Paragraphs & Topic Sentences
A paragraph is a series of sentences that are organized and coherent, and are all related to a single topic. Almost every piece of writing you do that is longer than a few sentences should be organized into paragraphs. This is because paragraphs show a reader where the subdivisions of an essay begin and end, and thus help the reader see the organization of the essay and grasp its main points.
Paragraphs can contain many different kinds of information. A paragraph could contain a series of brief examples or a single long illustration of a general point. It might describe a place, character, or process; narrate a series of events; compare or contrast two or more things; classify items into categories; or describe causes and effects. Regardless of the kind of information they contain, all paragraphs share certain characteristics. One of the most important of these is a topic sentence.
A well-organized paragraph supports or develops a single controlling idea, which is expressed in a sentence called the topic sentence. A topic sentence has several important functions: it substantiates or supports an essay’s thesis statement; it unifies the content of a paragraph and directs the order of the sentences; and it advises the reader of the subject to be discussed and how the paragraph will discuss it. Readers generally look to the first few sentences in a paragraph to determine the subject and perspective of the paragraph. That’s why it’s often best to put the topic sentence at the very beginning of the paragraph. In some cases, however, it’s more effective to place another sentence before the topic sentence—for example, a sentence linking the current paragraph to the previous one, or one providing background information.
Although most paragraphs should have a topic sentence, there are a few situations when a paragraph might not need a topic sentence. For example, you might be able to omit a topic sentence in a paragraph that narrates a series of events, if a paragraph continues developing an idea that you introduced (with a topic sentence) in the previous paragraph, or if all the sentences and details in a paragraph clearly refer—perhaps indirectly—to a main point. The vast majority of your paragraphs, however, should have a topic sentence.
Most paragraphs in an essay have a three-part structure—introduction, body, and conclusion. You can see this structure in paragraphs whether they are narrating, describing, comparing, contrasting, or analyzing information. Each part of the paragraph plays an important role in communicating your meaning to your reader.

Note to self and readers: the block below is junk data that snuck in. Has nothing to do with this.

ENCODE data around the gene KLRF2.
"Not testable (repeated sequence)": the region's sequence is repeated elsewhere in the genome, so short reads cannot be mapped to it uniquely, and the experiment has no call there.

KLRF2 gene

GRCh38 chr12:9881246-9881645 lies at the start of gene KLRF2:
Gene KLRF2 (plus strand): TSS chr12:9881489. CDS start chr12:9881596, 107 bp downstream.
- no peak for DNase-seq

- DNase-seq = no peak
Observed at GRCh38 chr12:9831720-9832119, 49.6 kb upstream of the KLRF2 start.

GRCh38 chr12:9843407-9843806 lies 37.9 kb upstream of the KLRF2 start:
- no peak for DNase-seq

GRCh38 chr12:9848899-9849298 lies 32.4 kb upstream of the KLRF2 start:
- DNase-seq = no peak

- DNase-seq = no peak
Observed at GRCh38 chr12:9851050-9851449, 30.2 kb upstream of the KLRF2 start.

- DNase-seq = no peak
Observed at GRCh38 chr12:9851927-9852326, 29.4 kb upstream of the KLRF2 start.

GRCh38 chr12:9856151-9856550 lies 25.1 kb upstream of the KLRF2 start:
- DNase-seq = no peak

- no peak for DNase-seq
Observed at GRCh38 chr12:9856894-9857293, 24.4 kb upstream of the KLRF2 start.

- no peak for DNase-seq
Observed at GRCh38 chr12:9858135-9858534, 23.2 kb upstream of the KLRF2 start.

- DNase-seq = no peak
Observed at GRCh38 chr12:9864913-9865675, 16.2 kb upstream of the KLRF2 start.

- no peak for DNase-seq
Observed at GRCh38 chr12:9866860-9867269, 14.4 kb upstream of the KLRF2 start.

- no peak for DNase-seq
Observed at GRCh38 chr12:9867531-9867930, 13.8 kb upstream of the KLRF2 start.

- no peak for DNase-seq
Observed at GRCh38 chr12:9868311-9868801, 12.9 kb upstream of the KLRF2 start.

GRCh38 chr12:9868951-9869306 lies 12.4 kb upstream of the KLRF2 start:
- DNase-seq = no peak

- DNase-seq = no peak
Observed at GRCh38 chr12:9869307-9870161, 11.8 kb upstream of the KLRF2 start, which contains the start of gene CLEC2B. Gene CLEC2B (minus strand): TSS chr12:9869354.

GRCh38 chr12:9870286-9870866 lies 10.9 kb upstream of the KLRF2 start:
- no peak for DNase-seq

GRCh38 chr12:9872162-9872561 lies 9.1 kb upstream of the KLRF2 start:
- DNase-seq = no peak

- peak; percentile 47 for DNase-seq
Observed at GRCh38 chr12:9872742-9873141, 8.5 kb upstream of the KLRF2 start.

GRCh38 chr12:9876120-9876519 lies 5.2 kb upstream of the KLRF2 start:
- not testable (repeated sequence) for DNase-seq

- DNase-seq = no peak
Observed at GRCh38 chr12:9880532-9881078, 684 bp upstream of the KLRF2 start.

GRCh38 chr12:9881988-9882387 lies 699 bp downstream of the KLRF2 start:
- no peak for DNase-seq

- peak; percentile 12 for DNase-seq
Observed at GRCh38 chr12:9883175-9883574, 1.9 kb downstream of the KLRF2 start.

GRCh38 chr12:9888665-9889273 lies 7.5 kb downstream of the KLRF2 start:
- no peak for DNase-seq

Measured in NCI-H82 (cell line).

Introduction: the first section of a paragraph; should include the topic sentence and any other sentences at the beginning of the paragraph that give background information or provide a transition.
Body: follows the introduction; discusses the controlling idea, using facts, arguments, analysis, examples, and other information.
Conclusion: the final section; summarizes the connections between the information discussed in the body of the paragraph and the paragraph’s controlling idea.
The following paragraph illustrates this pattern of organization. In this paragraph the topic sentence and concluding sentence (CAPITALIZED) both help the reader keep the paragraph’s main point in mind.
SCIENTISTS HAVE LEARNED TO SUPPLEMENT THE SENSE OF SIGHT IN NUMEROUS WAYS. In front of the tiny pupil of the eye they put, on Mount Palomar, a great monocle 200 inches in diameter, and with it see 2000 times farther into the depths of space. Or they look through a small pair of lenses arranged as a microscope into a drop of water or blood, and magnify by as much as 2000 diameters the living creatures there, many of which are among man’s most dangerous enemies. Or, if we want to see distant happenings on earth, they use some of the previously wasted electromagnetic waves to carry television images which they re-create as light by whipping tiny crystals on a screen with electrons in a vacuum. Or they can bring happenings of long ago and far away as colored motion pictures, by arranging silver atoms and color-absorbing molecules to force light waves into the patterns of original reality. Or if we want to see into the center of a steel casting or the chest of an injured child, they send the information on a beam of penetrating short-wave X rays, and then convert it back into images we can see on a screen or photograph. THUS ALMOST EVERY TYPE OF ELECTROMAGNETIC RADIATION YET DISCOVERED HAS BEEN USED TO EXTEND OUR SENSE OF SIGHT IN SOME WAY.
George Harrison, “Faith and the Scientist”
In a coherent paragraph, each sentence relates clearly to the topic sentence or controlling idea, but there is more to coherence than this. If a paragraph is coherent, each sentence flows smoothly into the next without obvious shifts or jumps. A coherent paragraph also highlights the ties between old information and new information to make the structure of ideas or arguments clear to the reader.
Along with the smooth flow of sentences, a paragraph’s coherence may also be related to its length. If you have written a very long paragraph, one that fills a double-spaced typed page, for example, you should check it carefully to see if it should start a new paragraph where the original paragraph wanders from its controlling idea. On the other hand, if a paragraph is very short (only one or two sentences, perhaps), you may need to develop its controlling idea more thoroughly, or combine it with another paragraph.